So let’s agree for a moment that 18px is in fact easier to read than 12px…

Is it too unfathomable to assume that an easily read 16–18px, contextually scaled to a 12–14px after a user starts typing, would be suddenly too small to read?

I don’t deny that 12px can be harder to read than 18px, but I see a float label as an artifact of the past, rather than a clue to the future.

It’s a leftover indication rather than an instruction of what to do.

3. They need space to move into

The article states:

Floating labels needs space to move into. If label text is friendly (see previous point), there would be no saved space anyway — just more white space.
Image taken from the reference article

This is true, absolutely.

The float labels need space to move into and this is one of the trickiest problems to nail for the pattern.

Chris Coyier even wrote up his thoughts on this particular issue as well and concluded float labels don’t save any vertical height at all.

BUT…

If you agree that the Float Label is an artifact, rather than an instruction, you might also agree that it’s ok to go slightly smaller in text size than a standard label.

And with a smaller text size, say 12px instead of 16px, you would effectively save 4 or more pixels of space. Possibly even 8px since you wouldn’t need to add extra margin below the label in the traditional sense.

We’re really getting down into the weeds here, pixel-wise, but a great interface designer will be painfully aware of a 4px discrepancy and the affects it can have on the whole design if used properly or improperly.

So if you save 8px on 5 input fields in a form, you’ve saved a total of 40px. That’s roughly the same height of a button on mobile screen.

Would that helpful for your project? I don’t know. You, as the designer, will have to decide that for every use case you come across.


Let me give you a real world example of a giant complex form I worked on a few years back.

The project involved an insane amount of data for commercial shipping and transportation logistics. We were truly trying to make the complex, simple.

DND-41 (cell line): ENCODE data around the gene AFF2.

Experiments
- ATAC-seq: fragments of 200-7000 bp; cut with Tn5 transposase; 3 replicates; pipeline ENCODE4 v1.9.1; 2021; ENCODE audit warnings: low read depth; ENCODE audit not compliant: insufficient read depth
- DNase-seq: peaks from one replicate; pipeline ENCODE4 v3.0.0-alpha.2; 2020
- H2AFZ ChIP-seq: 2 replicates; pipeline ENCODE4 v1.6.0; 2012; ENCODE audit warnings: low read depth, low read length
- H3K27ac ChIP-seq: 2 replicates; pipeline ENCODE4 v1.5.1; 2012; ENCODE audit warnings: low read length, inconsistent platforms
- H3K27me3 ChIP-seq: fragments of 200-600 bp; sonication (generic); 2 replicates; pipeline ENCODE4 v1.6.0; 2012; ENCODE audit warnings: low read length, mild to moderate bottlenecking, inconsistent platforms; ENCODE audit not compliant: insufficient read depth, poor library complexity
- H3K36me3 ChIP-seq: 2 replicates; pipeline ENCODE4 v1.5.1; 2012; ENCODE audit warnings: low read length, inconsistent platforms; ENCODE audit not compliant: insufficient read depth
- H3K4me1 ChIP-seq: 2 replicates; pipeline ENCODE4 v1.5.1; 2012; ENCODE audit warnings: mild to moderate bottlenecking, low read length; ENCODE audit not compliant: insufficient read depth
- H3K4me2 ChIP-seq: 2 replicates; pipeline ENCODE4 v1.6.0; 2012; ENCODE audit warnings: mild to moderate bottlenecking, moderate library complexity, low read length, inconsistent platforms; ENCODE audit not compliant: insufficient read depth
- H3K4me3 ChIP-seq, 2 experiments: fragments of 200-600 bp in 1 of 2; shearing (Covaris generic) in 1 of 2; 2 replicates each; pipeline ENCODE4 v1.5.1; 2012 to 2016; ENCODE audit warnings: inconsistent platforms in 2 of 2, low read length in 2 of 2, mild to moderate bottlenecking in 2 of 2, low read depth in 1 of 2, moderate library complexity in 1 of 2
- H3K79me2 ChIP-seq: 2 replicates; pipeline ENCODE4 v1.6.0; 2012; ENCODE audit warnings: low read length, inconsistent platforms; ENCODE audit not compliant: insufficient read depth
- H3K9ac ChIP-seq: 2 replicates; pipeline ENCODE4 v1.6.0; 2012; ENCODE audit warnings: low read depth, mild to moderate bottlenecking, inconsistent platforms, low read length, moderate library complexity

The forms below are screenshots of “work in progress” designs that I pulled up from the archive.

The left form uses a combination of top aligned labels and left aligned labels. We were experimenting — trying to land on the perfect solution.

Then, I designed the form on the right as an alternative to the shear amount of craziness going on in the form. We all agreed that it felt more clean, less overwhelming, and better overall.

Image taken from the Shiplify project I worked on in 2014

You can see that even though only half of the fields were top aligned it still resulted in over 420px of vertical height saved.

We even had a few impromptu tests where we asked people, “which of these forms looks less overwhelming?” And they agreed the form on the right seemed better.

I know this isn’t 100% valid and statistically conclusive testing, but still, it’s a start.

I would LOVE to get something like this properly tested one day, but until then it’s an intuition, not a fact.

There are so many variables like content type, preexisting user knowledge, and more that make any single form test simply not 100% applicable for all future forms.

4. The animation is problematic

The article states:

Animation, even if it’s done well, could be distracting and disorientating, particularly for low confidence or visually impaired users. And, when zooming in, the label may disappear off screen.